This month I am saying goodbye to an amazing young woman and an extraordinary employee. Goodbyes are typically difficult for me and this one is especially so.
In less than two weeks, Miss Zoe, from our Youth Services Department will bid us sayonara and embark on a life-changing adventure for herself and the community that awaits her upcoming arrival. By the end of summer, Zoe will call Shimokitayama-mura, Japan, her new home as she turns her talents and energies to teaching English to school children there.
I can see her in the classroom, inspiring and delighting every one of them with her quiet magic, infectious smile and gracious demeanor. If I were a parent of a child in Japan or anywhere else in the world, I would want Zoe to be their teacher and role model.
So, Zoe, as I bid you goodbye, my heart is full of gratitude for all you’ve done for our children, teens and families this past year. And as your supervisor and friend, I offer you some unsolicited advice gleaned from my sixty-one years of life experiences and what I’ve chosen to learn from them:
Be yourself. In a world that is teeming with people trying hard to look, sound and pretend to be someone else, be who you are. Always.
Trust your gut. It’s never wrong.
Do the right thing. Work for kindness, justice and inclusiveness.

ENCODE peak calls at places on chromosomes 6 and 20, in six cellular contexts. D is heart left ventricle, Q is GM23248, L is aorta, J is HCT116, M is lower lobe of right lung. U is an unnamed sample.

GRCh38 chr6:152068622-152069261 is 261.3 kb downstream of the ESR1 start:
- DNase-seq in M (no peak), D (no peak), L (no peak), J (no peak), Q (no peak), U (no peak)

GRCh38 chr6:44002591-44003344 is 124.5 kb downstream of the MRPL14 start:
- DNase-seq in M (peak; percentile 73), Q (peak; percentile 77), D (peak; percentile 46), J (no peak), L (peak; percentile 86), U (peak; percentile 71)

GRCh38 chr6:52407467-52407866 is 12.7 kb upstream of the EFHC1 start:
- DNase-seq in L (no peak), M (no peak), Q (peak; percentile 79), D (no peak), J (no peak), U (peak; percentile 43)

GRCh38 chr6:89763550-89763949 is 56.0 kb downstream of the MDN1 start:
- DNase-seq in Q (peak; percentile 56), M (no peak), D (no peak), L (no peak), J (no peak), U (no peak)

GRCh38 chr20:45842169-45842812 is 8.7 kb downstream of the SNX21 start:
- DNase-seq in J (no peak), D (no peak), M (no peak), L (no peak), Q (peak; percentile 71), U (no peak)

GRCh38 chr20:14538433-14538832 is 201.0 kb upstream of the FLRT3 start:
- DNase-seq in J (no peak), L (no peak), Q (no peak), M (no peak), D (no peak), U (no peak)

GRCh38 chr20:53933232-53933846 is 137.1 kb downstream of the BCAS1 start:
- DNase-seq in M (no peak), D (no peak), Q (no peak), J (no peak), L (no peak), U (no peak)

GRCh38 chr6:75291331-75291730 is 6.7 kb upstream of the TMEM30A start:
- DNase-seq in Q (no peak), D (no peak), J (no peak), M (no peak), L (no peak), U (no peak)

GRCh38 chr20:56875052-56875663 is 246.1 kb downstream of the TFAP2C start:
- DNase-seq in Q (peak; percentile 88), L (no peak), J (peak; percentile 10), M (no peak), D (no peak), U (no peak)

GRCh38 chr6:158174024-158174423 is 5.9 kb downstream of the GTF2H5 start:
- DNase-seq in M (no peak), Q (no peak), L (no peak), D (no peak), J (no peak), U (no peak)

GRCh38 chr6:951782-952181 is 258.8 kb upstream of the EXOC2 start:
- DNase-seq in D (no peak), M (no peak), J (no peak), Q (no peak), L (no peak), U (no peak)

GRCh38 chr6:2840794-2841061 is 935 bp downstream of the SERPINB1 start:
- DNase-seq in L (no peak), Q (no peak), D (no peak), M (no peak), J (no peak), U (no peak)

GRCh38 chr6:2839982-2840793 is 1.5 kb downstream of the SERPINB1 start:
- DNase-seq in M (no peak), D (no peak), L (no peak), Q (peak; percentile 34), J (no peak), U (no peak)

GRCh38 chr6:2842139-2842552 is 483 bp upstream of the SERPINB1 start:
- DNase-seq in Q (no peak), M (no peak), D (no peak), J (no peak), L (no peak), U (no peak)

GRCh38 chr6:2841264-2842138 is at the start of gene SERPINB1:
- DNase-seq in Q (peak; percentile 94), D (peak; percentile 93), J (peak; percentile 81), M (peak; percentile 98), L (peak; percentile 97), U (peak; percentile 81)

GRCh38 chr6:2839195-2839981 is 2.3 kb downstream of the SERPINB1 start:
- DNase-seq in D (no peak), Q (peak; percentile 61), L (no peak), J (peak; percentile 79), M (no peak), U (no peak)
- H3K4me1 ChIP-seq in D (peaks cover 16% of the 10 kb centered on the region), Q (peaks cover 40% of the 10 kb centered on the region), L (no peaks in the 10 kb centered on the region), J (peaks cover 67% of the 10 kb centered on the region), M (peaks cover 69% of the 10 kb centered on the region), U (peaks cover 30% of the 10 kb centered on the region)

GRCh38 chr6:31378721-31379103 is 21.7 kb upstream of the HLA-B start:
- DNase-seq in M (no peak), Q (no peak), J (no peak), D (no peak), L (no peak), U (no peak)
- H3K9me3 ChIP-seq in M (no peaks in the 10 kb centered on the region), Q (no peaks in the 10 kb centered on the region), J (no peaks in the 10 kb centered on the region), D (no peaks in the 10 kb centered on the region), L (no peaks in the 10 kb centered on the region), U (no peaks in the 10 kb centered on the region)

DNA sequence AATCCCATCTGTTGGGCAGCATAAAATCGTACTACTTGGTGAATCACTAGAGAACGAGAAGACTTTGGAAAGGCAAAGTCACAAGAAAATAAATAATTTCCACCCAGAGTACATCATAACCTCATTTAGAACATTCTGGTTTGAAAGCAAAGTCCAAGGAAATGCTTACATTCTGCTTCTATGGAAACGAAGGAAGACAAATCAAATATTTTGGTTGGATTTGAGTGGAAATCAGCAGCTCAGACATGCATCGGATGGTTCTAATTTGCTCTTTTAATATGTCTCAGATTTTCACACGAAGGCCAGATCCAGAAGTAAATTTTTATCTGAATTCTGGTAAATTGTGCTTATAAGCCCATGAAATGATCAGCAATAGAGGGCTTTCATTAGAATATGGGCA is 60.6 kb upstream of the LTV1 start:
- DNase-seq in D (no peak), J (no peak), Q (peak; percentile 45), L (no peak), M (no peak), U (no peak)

When people show you who they are, believe them. (Thank you, Maya Angelou, for these words.)
Listen to what people say, but believe what they do. (Thank you, Grandma, for these words.)
Hold on and let go. Dedicate your heart to knowing which to do when.
And finally, as you continue your great work with children, I give you words that have guided me throughout my forty-plus year career. They come from one of my lifetime mentors – Fred Rogers, from Mr. Rogers’ Neighborhood. He dedicated his life to being an informed, loving, caring, tireless advocate for children, in a world where their unique needs are too frequently disregarded or minimalized. He said, “Anytime a decision needs to be made, please think of the children first. If you ever have anything to do with their food, their entertainment, their custody, their day or night care, their healthcare, their education … listen to the children. Learn about them. Learn from them. Think of the children first.”
Happy Trails, Zoe and ganbette-kudasai (good luck)!